OBD II 16 Pin OBD Cable Male To Female Y Splitter Extension Cable (ozsmartthings.com.au) 

 

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2 hours ago, hjtrbo said:

Yeah, that's definitely a sizeable chunk of plastic lol. Would have to leave the fuse panel cover off. I use a ribbon style splitter cable. Pushed the factory OBD port back out of it's housing in the fuse panel. Then I have the obd port of the splitter cable pushed through the fuse panel cover handle opening. Makes life just that little more convenient. 

OBD II 16 Pin OBD Cable Male To Female Y Splitter Extension Cable (ozsmartthings.com.au) 

 

Better than my bodge splitter.

20220910_091859_resize.thumb.jpg.856ae4bd4119ac59aeae450b6e999d23.jpg

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18 hours ago, 2X044 said:

I can think of two (maybe three) ways of doing this, not sure which would be best but all would be "invasive" to the wiring of the car and not a 20 min job. The challenge is that with the ABS controller connected it will be publishing the wheel speed data on the CAN bus. You either need to trick it to broadcast the "normal" info or disconnect it and then pretend to be it (with potential for all sorts of issues).

Alternatively you could intercept the wheel speed sensors themselves, or even just replace them with something that is configurable so you can adjust the front/rear ratio.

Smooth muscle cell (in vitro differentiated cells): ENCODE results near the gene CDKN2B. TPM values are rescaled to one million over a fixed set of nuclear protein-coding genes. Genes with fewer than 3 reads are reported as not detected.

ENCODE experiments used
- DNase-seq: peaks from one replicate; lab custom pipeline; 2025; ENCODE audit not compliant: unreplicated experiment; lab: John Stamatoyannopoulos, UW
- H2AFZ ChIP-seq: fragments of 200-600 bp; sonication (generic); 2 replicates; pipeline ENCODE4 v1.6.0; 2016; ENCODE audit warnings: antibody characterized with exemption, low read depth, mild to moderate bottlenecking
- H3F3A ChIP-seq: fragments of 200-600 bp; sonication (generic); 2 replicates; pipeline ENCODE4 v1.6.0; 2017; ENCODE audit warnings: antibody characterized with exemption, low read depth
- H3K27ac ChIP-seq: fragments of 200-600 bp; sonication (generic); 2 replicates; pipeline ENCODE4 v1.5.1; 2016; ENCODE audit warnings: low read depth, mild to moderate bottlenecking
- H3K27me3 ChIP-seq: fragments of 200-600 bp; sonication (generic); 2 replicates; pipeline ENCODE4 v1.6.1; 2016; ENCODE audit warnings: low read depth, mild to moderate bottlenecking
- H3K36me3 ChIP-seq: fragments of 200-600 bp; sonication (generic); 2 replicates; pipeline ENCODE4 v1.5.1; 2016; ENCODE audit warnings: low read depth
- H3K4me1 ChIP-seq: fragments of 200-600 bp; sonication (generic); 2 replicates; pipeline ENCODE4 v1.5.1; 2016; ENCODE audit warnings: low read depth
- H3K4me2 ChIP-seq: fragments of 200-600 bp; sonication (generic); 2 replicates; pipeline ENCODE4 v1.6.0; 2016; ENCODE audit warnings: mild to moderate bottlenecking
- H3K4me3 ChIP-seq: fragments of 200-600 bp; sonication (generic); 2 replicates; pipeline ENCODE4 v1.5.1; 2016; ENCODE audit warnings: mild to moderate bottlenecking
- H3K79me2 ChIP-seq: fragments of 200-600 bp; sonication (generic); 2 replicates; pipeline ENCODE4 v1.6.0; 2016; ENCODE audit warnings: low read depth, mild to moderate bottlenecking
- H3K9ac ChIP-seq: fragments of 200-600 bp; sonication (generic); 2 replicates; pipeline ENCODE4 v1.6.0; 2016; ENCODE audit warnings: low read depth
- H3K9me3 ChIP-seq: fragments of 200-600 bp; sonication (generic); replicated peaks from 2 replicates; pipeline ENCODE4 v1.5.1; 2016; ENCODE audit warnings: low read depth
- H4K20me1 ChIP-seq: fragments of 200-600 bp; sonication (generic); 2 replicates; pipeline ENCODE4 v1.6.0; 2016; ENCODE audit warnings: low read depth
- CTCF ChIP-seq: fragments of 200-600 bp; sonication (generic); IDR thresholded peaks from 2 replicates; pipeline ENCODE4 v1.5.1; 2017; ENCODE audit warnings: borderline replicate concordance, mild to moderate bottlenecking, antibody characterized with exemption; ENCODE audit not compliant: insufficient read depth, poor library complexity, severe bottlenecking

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On 9/9/2022 at 4:58 AM, 2X044 said:

I can think of two (maybe three) ways of doing this, not sure which would be best but all would be "invasive" to the wiring of the car and not a 20 min job. The challenge is that with the ABS controller connected it will be publishing the wheel speed data on the CAN bus. You either need to trick it to broadcast the "normal" info or disconnect it and then pretend to be it (with potential for all sorts of issues). 

@WhitefordIf this is just the rear tyres - you could wire up a switch that causes an open circuit in both Rear Wheel Speed Sensors -> ABS module wiring -> CAN Data now broadcast from the ABS for the rear wheels becomes 0xFF(invalid) and an ABS fault is triggered, you lose ABS, TCS and DSC and the cluster doesnt shut up, but you are not in LIMP mode and can race car all day, hit the switch and back to normal. Yes / No ?

Take it a step further and open up the ABS module, get into the firmware and write some software that can edit all the thousands of parameters that are probably in there. Then you can "tune" the antilock braking system. 

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CCA Development Environment (bosch-motorsport.com)

 

"We provide the option to run software code on our ECUs that has been developed by the customer. This code is run in the customer code area (CCA) and is protected against access of anyone else. Within ECUs and VCUs, this feature can be run in parallel to all further functionality.

We deliver it with a full environment for Matlab/Simulink, a compiled Bosch model as library and a package of Matlab/Simulink interfaces to all I/Os."

 

 

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On 9/7/2022 at 6:55 PM, Roland@pcmtec said:

Intercept the oil temp and pull it high eg 255c on failure modes like low fuel pressure or other conditions that rely on external sensors not present on the factory pcm.

I've been doing some reading and making sure the next PCB can support this requirement. I found this information regarding the EOT sensor:470367852_Screenshot2022-09-13165850.jpg.d67863bdca894a809ca0609f1442fd33.jpg